I agree with you on the acting, I thought all the actors brought something to their characters. Funny story, one of my friends went out to LA to be a screenwriter a few years ago. Things didn’t really work out for him, but he did make one solid industry contact…one of the writers of Once Bitten. That guy still sells scripts.

      I’m a bit saddened by the fact that so far I think I have not much cared for most of the movies. But we’ll see what happens going forward.

      • LMM
        January 27, 2010 at 12:08 PM

        Totally agree on money making Hollywood…but yes, different topic.

        Once Bitten screenwriter is still working? Awesome. As awesome as Ricky from Better Off Dead is the producer of one of, in my opinion, the funniest kids shows on Nick.

        In the movies we’ve watched for SS? Interesting.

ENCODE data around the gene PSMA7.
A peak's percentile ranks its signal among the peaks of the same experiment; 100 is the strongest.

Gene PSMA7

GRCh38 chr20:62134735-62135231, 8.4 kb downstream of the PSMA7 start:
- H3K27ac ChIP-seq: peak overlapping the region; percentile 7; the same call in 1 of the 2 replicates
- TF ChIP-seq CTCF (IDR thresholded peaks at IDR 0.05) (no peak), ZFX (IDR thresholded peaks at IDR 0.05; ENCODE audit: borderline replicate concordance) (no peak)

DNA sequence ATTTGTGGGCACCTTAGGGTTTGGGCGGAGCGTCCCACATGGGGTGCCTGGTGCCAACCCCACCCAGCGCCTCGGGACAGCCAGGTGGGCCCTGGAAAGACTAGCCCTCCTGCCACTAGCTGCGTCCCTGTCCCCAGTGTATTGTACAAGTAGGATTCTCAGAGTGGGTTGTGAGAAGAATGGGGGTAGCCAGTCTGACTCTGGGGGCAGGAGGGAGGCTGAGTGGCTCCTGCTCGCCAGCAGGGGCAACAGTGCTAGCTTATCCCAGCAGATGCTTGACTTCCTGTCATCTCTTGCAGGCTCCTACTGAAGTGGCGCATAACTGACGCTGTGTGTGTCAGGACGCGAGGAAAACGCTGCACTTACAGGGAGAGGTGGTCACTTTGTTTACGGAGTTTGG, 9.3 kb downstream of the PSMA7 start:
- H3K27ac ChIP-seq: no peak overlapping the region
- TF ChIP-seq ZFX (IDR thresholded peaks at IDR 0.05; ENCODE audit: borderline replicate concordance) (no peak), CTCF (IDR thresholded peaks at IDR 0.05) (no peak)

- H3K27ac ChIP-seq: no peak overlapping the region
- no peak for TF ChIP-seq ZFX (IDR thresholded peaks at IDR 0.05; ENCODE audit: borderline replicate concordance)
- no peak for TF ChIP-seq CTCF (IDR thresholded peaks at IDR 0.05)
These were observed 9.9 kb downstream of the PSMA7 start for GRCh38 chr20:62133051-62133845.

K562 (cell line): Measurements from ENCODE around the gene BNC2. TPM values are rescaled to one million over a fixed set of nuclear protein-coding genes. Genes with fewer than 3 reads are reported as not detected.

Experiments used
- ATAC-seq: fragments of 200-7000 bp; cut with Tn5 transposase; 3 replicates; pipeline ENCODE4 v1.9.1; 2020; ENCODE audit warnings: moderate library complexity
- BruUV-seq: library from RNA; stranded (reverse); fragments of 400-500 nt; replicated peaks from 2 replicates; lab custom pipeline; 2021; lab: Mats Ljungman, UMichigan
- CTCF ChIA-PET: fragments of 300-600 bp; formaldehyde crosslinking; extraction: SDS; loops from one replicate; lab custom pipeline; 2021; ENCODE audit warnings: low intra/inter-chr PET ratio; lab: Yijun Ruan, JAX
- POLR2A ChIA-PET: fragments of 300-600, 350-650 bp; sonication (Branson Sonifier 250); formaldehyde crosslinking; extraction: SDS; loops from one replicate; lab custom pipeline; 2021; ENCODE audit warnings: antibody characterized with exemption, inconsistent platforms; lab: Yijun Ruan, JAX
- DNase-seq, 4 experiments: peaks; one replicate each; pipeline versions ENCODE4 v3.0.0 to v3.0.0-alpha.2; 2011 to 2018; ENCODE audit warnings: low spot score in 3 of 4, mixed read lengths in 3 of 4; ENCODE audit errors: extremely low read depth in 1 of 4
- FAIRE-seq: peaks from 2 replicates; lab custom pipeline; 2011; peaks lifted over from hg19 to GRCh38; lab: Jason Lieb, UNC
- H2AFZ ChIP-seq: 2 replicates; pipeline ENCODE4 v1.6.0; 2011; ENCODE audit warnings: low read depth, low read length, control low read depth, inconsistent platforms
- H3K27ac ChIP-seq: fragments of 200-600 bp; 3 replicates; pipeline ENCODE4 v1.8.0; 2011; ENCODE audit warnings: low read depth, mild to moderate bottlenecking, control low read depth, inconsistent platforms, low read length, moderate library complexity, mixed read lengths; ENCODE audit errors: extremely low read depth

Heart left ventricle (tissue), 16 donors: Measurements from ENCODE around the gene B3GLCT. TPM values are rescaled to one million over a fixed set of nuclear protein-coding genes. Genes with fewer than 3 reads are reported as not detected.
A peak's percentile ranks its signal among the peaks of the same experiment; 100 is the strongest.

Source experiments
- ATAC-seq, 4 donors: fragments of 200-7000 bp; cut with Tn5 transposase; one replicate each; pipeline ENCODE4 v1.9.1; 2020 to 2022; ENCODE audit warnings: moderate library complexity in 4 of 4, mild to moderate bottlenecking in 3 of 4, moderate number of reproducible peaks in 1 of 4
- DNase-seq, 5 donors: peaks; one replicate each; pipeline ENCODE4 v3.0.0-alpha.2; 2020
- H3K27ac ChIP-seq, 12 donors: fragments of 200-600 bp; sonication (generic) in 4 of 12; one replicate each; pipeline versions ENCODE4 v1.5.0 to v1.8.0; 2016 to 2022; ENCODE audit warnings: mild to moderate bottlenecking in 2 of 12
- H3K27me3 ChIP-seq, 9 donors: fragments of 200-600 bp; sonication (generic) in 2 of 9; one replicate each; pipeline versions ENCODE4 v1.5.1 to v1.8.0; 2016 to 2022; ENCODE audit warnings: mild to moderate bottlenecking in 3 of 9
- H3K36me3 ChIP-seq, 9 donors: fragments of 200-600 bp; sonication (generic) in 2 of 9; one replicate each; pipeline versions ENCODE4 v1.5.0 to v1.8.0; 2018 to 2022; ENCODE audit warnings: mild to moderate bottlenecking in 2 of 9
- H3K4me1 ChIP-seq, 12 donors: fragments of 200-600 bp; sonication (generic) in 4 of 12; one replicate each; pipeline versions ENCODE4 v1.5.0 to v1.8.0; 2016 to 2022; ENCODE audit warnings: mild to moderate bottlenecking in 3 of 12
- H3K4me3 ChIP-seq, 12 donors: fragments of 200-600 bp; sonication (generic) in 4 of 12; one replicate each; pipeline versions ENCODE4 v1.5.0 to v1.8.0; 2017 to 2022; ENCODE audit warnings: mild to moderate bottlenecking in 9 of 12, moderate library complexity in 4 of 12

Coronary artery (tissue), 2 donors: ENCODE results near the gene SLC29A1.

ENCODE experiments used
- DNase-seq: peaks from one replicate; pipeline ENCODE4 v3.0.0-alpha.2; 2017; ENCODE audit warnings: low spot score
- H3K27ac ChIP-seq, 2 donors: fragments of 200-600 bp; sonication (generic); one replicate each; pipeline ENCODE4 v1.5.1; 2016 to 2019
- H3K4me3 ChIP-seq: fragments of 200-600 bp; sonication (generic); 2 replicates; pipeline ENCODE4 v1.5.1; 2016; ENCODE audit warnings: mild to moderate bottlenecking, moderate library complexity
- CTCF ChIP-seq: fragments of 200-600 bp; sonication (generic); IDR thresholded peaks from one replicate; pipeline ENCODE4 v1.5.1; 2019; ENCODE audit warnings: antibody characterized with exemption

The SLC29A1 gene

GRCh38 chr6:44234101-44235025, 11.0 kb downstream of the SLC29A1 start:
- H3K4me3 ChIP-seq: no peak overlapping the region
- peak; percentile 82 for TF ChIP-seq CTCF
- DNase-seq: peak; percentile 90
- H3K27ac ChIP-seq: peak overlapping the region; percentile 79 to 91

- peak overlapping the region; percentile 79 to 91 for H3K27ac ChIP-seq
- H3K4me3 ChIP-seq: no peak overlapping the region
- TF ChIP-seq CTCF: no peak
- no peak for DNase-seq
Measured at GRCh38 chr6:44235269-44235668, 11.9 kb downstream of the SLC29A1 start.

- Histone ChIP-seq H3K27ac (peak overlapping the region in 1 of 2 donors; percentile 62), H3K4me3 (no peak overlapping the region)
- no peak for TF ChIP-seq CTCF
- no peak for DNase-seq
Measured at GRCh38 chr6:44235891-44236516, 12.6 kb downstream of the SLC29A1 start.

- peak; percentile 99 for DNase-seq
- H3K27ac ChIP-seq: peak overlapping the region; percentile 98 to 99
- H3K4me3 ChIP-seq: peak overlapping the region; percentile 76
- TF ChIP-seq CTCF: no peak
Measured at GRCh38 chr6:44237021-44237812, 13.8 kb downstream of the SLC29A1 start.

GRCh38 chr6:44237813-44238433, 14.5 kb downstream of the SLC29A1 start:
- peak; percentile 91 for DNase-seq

• January 27, 2010 at 1:51 PM

          I think the films that have been screened for the site have been awesome selections. They’ve all furthered my understanding of film history, film in general, and even my own opinions and tastes in film.

          I wonder if, in addition to screening films, SS could also post broad film discussion topics that people could comment on. What made me think of this was the comment on American movies that Paul made, and how that would make for a great conversation, since I’m sure we all have interesting opinions on it. Granted, this goes beyond the purpose of SS, but I just wanted to share the thought.

          • LMM
            January 27, 2010 at 2:37 PM